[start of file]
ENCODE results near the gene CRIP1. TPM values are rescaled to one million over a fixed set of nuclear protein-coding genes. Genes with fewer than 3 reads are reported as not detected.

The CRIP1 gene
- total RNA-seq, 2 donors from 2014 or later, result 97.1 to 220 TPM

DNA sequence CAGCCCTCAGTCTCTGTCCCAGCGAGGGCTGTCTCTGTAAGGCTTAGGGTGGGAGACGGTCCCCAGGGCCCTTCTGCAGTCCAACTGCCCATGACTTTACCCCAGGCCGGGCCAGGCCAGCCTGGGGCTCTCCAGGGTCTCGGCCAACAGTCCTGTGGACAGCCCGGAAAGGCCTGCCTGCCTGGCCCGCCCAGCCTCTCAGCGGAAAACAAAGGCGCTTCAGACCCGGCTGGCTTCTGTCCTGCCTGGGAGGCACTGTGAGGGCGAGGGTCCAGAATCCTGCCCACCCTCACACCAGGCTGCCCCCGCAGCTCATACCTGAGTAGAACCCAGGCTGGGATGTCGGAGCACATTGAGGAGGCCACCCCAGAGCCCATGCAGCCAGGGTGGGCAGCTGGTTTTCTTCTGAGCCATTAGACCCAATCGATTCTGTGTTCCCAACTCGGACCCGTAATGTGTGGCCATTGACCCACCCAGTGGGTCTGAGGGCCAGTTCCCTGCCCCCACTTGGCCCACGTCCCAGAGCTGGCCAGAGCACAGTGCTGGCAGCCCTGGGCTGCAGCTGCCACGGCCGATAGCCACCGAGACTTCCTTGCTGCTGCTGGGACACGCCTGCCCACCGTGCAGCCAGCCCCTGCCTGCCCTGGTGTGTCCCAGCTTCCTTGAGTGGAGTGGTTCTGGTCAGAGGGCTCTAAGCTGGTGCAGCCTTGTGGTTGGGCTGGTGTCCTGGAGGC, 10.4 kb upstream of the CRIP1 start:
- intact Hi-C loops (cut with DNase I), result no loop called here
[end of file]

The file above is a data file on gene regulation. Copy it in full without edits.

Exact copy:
ENCODE results near the gene CRIP1. TPM values are rescaled to one million over a fixed set of nuclear protein-coding genes. Genes with fewer than 3 reads are reported as not detected.

The CRIP1 gene
- total RNA-seq, 2 donors from 2014 or later, result 97.1 to 220 TPM

DNA sequence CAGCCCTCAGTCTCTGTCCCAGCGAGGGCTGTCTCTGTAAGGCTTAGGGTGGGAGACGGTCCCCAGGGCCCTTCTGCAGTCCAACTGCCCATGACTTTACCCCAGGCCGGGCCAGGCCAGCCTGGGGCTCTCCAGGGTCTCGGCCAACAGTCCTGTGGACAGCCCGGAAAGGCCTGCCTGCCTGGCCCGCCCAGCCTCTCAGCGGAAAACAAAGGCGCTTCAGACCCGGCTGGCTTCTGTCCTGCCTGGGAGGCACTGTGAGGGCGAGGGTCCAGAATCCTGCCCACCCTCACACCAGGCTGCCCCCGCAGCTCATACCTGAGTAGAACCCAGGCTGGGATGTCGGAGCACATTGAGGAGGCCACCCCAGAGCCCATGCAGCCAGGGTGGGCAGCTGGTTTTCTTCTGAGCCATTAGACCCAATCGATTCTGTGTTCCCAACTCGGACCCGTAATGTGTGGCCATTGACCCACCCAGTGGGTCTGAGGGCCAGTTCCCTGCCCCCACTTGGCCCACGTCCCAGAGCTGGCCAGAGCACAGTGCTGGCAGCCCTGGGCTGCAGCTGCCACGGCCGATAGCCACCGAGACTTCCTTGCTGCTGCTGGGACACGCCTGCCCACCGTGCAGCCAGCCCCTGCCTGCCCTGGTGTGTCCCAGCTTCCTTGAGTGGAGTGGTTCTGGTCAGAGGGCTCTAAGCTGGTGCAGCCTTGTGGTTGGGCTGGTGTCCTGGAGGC, 10.4 kb upstream of the CRIP1 start:
- intact Hi-C loops (cut with DNase I), result no loop called here